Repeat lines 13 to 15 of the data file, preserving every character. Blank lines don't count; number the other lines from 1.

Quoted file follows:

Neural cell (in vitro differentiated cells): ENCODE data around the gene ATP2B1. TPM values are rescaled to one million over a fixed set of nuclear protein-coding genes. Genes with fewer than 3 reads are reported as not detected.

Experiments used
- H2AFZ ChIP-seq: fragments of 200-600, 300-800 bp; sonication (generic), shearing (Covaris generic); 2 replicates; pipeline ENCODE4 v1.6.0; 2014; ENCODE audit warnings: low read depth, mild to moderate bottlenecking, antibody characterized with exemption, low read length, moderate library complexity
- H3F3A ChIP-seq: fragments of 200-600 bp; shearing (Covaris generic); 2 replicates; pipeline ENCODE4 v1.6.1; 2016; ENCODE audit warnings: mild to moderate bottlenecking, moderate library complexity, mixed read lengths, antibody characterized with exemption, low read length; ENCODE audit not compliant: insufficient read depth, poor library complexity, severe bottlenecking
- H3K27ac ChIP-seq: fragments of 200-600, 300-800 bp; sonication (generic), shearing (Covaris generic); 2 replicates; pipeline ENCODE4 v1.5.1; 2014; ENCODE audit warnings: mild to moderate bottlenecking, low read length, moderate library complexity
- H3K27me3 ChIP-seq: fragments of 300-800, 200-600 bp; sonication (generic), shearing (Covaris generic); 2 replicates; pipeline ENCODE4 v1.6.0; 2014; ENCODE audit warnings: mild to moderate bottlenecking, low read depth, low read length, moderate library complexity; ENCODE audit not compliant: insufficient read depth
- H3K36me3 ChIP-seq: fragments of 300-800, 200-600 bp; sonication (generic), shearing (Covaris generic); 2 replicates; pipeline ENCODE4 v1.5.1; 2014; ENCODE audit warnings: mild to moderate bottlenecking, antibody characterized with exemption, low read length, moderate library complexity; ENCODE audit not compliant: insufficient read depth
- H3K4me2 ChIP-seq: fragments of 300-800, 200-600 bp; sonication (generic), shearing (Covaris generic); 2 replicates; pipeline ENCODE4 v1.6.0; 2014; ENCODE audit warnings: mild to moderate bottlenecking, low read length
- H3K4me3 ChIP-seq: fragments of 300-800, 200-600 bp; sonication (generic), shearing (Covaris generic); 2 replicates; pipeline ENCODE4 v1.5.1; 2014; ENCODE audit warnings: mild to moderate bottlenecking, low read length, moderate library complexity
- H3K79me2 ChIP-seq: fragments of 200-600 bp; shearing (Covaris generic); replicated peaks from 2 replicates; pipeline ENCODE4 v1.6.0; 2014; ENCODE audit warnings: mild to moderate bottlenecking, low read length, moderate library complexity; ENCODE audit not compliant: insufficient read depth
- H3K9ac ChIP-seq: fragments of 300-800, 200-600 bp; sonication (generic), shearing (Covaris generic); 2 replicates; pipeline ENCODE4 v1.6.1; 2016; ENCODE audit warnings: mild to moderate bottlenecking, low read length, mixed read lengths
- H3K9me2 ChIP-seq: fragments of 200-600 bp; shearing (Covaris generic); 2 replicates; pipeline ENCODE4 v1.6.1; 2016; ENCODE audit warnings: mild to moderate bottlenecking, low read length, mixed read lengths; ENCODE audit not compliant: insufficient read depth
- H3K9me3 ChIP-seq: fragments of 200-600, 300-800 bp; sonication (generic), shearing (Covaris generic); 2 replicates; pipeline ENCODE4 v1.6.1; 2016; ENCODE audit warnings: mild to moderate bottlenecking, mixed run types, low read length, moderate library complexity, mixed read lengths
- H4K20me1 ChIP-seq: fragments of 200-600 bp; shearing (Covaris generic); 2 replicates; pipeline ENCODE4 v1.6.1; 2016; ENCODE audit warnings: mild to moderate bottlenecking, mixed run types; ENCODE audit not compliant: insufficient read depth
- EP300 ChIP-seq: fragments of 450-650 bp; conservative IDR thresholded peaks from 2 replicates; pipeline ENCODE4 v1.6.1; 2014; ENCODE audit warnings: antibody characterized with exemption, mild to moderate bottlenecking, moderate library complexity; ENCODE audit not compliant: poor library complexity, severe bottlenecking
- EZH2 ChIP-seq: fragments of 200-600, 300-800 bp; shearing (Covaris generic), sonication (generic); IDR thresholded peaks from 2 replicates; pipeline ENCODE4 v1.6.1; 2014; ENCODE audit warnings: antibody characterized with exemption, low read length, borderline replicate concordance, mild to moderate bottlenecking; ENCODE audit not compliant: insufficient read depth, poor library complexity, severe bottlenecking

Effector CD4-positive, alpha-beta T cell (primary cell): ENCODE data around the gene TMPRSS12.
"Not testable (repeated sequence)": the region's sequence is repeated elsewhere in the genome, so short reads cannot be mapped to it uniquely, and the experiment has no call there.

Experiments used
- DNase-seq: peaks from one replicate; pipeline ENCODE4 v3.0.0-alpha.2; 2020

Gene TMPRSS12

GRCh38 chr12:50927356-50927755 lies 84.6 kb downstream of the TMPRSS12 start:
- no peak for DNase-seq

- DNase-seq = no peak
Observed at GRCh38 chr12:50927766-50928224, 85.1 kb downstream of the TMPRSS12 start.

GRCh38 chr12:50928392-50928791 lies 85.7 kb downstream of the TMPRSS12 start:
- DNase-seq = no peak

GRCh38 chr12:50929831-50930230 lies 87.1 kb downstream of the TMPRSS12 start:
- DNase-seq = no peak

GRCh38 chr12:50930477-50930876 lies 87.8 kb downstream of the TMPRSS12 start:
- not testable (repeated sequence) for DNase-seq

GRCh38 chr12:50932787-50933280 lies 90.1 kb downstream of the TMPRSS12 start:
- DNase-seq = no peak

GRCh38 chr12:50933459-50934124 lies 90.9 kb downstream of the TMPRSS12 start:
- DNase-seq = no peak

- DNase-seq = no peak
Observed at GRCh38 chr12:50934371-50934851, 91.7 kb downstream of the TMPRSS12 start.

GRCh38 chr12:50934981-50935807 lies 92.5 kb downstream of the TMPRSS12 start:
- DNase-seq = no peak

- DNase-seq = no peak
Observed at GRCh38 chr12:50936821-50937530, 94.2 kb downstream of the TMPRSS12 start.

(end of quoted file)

- H3K9me3 ChIP-seq: fragments of 200-600, 300-800 bp; sonication (generic), shearing (Covaris generic); 2 replicates; pipeline ENCODE4 v1.6.1; 2016; ENCODE audit warnings: mild to moderate bottlenecking, mixed run types, low read length, moderate library complexity, mixed read lengths
- H4K20me1 ChIP-seq: fragments of 200-600 bp; shearing (Covaris generic); 2 replicates; pipeline ENCODE4 v1.6.1; 2016; ENCODE audit warnings: mild to moderate bottlenecking, mixed run types; ENCODE audit not compliant: insufficient read depth
- EP300 ChIP-seq: fragments of 450-650 bp; conservative IDR thresholded peaks from 2 replicates; pipeline ENCODE4 v1.6.1; 2014; ENCODE audit warnings: antibody characterized with exemption, mild to moderate bottlenecking, moderate library complexity; ENCODE audit not compliant: poor library complexity, severe bottlenecking